What is a Walkathon? Eighth Graders Educate Nursery–Grade 5 Students In preparation for the Walkathon, eighth-graders educated their younger classmates in Nursery–Grade 5 about what exactly a “Walkathon” is and what “housing insecurity” means. In groups of three, the eighth graders worked together to prepare presentations and then headed to all of the Lower and Upper Elementary classrooms to pass along valuable information, while practicing their public speaking skills. “I loved being able to connect with the younger students, and it was a great experience to be a leader in the GCDS community,” said eighth-grader Maisy Johnson. “The students were so engaged when I was presenting to them. It was fun being able to look back on old photos of the Walkathon when creating my presentation, because it was a reminder of how amazing GCDS is as a community.”

Upper School Jazz Band had us swinging!



The GCDS Dancers had knock-out performances at the Walkathon and Upper School games.

Homecoming 2021! Middle and Upper School students competed in TEN soccer, field hockey, volleyball, and football games on both campuses, ending the weekend with EIGHT big wins. Go Tigers!




Pep Rally Upper School cheered on their teams with water balloon games, a field-goal competition, a pumpup speech, and lots of TIGER PRIDE!


Spirit Day Tigers decked out in their GCDS gear to kick off Homecoming Weekend



WE’RE BIG AND WE’RE SMALL The following is an excerpt of a speech delivered by Head of School Adam Rohdie at the Annual Meeting, October 7, 2021. Many of you know Anthony Bowes— former head of Middle School and current Upper School teacher and coach. Mr. Bowes has coined one of my favorite terms in describing GCDS. He’s credited with saying . . . We’re big, but we’re small. The oxymoronic sentiment aside, I actually think Anthony has hit on something that is at the core of Country Day. Simply put, that phrase explains the uncanny ability of the Country Day community to include so many and yet still know, love, and value each individual. Let me give you a few examples: Every morning, every single day, every individual student is greeted by a caring adult—whether at their car door or by their first period teacher, whether it is a fist bump, an air hug, a handshake, or a real hug. This honored tradition is more than just being friendly; it allows the adults to take the community temperature, to see how the students are doing. More importantly, it makes every student feel welcome, and it gives every

student a powerful personal reminder that we are so happy they are here. We’re big, but we’re small. In our Middle and Upper Schools, we offer 32 interscholastic sports. Because of our critical mass we can offer a vast array of sports like water polo, volleyball, sailing, dance, crew, squash, and track and field, as well as the traditional soccer, lacrosse, football, basketball, and baseball to name a few. Over 85 percent of our Upper School students participate in athletics—that’s well over 300 students. Our intrepid Athletic Director Tim Helstein knows and loves every student athlete. He greets athletes by name on and off the court and, more than that, he can give them a high five for the goal they scored yesterday or the tackle they made in the last game. All our coaches are invested, not just in the goal of winning contests, but also in the process of growing each individual into a scholar athlete of the highest character. We’re big, but we’re small. Next weekend we are all going to gather as a community on Saturday, Oct. 16 for our Homecoming and Walkathon. Close to 2,000 members of our Country Day community will gather to applaud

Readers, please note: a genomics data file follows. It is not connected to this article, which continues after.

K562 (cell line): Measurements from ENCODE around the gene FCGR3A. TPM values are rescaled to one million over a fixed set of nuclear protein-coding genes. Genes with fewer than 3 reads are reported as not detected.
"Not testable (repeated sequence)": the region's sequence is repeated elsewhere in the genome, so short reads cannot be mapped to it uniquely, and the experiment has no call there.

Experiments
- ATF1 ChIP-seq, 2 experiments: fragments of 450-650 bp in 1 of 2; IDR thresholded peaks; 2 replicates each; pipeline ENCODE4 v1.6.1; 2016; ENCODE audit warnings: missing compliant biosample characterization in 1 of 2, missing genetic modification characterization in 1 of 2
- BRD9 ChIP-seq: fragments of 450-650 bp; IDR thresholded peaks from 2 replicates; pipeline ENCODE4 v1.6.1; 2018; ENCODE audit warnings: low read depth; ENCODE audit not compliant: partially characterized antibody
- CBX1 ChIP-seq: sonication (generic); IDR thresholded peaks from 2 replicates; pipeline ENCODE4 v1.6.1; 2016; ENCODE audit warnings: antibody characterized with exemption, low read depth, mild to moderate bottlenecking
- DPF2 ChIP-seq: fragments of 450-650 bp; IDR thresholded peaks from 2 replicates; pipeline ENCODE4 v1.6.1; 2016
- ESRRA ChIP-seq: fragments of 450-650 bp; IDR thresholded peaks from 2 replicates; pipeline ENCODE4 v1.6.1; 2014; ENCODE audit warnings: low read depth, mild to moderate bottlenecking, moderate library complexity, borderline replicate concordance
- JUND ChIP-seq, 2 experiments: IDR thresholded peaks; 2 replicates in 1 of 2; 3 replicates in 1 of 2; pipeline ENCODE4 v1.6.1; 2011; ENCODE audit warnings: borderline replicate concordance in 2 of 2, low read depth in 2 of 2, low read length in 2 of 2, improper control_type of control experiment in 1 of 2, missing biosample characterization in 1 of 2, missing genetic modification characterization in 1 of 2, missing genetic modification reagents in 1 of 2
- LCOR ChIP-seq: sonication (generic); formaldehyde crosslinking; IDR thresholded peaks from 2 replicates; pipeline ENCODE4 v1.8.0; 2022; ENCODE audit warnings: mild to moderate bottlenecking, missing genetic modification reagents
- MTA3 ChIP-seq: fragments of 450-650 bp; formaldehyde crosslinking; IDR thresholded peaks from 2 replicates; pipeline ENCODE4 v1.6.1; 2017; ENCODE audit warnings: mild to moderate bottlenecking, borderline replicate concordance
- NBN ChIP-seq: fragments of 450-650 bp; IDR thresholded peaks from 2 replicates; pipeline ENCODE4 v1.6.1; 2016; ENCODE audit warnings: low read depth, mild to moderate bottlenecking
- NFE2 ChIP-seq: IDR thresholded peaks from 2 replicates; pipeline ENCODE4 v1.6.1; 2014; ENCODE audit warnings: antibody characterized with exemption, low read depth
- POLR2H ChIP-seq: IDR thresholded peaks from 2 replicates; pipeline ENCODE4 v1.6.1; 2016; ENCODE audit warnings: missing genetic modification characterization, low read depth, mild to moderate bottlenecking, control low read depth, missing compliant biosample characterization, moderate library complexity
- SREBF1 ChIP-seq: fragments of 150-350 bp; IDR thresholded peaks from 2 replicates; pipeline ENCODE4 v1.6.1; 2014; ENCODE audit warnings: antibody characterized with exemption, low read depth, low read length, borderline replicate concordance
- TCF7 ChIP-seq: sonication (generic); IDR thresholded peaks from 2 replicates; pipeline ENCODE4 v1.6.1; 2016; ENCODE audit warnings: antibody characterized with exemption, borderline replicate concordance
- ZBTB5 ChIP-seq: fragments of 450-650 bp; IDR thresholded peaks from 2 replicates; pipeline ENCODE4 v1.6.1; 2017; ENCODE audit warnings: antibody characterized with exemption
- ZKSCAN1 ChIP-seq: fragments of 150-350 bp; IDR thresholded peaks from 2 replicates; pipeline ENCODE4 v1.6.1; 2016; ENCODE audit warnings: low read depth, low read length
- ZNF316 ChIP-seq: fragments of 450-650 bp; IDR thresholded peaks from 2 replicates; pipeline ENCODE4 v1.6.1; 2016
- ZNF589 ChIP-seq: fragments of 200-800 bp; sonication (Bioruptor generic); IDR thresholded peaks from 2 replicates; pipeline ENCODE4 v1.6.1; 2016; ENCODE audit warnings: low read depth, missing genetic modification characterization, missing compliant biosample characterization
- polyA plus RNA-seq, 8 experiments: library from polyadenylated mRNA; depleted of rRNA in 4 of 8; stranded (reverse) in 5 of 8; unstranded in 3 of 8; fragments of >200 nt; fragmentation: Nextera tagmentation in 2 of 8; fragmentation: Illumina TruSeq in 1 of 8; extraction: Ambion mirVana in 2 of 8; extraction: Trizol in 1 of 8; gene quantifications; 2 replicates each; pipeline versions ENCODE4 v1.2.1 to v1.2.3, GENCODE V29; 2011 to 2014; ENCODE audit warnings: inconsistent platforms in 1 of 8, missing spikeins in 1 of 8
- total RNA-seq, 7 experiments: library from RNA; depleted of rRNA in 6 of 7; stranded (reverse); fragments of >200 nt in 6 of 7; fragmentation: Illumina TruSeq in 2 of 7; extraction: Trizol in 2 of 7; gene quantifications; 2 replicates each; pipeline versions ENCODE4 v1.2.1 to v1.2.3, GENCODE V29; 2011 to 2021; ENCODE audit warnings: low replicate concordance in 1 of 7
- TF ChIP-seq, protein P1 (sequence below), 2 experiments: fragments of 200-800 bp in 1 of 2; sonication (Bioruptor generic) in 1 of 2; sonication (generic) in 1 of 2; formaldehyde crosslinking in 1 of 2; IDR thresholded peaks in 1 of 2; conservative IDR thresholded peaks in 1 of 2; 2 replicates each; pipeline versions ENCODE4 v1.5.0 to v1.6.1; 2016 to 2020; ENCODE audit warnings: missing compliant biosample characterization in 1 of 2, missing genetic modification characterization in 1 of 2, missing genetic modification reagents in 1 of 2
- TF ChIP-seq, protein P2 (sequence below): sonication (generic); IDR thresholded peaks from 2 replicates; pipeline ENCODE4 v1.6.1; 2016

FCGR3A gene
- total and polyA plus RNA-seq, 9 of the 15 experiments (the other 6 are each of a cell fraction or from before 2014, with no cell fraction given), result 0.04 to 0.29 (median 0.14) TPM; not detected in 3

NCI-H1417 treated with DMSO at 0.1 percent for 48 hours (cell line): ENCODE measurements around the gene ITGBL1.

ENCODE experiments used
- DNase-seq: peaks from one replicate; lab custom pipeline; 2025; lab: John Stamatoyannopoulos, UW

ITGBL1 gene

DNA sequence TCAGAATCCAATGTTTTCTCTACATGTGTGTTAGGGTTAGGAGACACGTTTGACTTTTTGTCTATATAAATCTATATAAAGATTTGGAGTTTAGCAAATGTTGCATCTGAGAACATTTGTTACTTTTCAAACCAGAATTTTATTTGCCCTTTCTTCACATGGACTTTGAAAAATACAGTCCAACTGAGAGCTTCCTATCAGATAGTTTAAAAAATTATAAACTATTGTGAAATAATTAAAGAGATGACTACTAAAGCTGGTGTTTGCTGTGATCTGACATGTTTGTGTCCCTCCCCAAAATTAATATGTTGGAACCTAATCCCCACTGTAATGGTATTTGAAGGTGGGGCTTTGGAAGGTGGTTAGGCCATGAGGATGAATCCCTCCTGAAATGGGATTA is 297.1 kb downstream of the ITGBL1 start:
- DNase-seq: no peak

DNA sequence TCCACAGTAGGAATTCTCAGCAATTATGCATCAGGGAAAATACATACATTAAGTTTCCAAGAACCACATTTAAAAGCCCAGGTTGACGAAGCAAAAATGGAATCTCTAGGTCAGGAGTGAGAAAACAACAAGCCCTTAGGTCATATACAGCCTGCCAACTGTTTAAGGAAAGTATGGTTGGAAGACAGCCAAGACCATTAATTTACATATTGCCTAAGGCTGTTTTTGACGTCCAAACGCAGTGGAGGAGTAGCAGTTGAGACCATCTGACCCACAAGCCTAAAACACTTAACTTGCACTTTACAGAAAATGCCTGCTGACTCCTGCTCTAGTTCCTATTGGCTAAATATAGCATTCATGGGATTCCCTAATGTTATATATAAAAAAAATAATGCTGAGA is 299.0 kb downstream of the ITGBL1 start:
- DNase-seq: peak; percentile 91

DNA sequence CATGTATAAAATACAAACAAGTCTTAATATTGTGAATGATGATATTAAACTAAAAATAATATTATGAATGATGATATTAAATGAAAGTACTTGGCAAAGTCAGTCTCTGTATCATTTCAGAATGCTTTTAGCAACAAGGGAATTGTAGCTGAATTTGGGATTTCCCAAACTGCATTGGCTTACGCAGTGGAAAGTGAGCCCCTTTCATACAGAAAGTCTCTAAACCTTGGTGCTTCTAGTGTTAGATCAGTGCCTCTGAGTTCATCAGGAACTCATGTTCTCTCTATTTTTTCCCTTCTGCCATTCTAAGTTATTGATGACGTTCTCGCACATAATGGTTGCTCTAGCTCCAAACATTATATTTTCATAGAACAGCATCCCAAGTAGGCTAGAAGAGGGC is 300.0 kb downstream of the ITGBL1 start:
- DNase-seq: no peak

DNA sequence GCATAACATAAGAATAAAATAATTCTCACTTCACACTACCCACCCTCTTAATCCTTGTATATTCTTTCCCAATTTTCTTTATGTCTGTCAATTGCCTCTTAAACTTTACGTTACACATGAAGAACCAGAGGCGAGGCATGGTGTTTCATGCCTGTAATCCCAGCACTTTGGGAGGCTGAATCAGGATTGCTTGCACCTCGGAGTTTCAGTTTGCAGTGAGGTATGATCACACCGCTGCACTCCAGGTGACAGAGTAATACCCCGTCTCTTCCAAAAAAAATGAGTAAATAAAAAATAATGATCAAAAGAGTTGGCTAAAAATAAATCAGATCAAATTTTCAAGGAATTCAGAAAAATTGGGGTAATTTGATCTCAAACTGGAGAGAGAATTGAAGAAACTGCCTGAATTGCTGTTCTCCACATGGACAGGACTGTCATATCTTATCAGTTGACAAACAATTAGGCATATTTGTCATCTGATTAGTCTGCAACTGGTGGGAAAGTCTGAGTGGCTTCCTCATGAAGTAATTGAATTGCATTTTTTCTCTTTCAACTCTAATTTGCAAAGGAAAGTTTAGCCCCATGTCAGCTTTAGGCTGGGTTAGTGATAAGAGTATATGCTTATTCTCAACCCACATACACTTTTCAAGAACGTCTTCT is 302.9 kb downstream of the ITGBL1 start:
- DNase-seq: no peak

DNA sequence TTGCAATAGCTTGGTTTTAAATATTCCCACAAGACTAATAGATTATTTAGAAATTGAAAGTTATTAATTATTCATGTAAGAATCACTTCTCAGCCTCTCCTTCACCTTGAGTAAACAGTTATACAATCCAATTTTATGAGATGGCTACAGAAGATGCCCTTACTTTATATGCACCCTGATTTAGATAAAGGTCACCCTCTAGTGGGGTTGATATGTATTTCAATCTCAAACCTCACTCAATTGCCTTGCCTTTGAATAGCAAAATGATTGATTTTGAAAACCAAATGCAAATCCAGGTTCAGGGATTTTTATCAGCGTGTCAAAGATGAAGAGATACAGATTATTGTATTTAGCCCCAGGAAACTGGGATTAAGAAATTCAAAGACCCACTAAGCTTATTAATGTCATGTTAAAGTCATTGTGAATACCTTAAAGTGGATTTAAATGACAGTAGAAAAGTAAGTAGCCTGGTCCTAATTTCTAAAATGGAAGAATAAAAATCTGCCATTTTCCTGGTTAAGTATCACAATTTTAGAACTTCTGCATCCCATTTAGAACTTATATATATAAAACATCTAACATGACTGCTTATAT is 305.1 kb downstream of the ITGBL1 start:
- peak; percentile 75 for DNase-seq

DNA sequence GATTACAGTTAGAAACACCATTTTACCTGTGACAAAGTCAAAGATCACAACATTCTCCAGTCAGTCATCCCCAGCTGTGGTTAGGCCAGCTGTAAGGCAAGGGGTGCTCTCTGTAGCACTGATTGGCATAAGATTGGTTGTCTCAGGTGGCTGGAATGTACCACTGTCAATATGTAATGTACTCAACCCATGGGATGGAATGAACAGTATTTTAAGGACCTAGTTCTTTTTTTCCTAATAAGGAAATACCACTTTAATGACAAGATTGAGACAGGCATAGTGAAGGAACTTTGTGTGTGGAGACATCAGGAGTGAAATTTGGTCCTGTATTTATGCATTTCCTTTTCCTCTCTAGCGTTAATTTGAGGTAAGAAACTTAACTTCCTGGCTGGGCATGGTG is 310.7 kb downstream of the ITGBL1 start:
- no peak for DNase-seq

Head of School Adam Rohdie


“Our community is our strength. The breadth of experiences, backgrounds, ideas, voices, and talents are made more powerful by our number. Our shared mission, our commitment to each other, brings us together.”

our amazing dancers, cheer for our sports teams, revel in just being together, and make a difference for a common philanthropic cause. Our Center for Public Good leaders, Jen Donnalley and Austin Lehn, will remind us all that we are indeed quite fortunate, and as such, we have a responsibility and an opportunity to help others. This is a concept that even our 4-year-olds can grasp, and the Walkathon is a powerful event that ties our large community together and makes us feel as one—all in service of something bigger than ourselves. In this context, we are small, and can have a big impact! During the Walkathon, you will witness a joyful sea of all ages, representing the whole of our school community, and yet, there always seems to be a familiar face nearby—turn right, turn left and you will run into a friend. We’re big, but we’re small. Let’s look at some numbers. We are a school with 140 acres of land and 12 buildings with 411,190 square feet of indoor space across four campuses. We employ 340 adults and educate 1,375 children. We are the largest independent school in Connecticut. And it is because we are big, that we have the significant resources to offer robust academic and co-curricular programming, challenging students at the highest levels. Just peek at our Upper School course catalog—it is impressive by any measure. Ask a current senior about their classes and be prepared to be blown away—and to be more than a little envious. And while providing these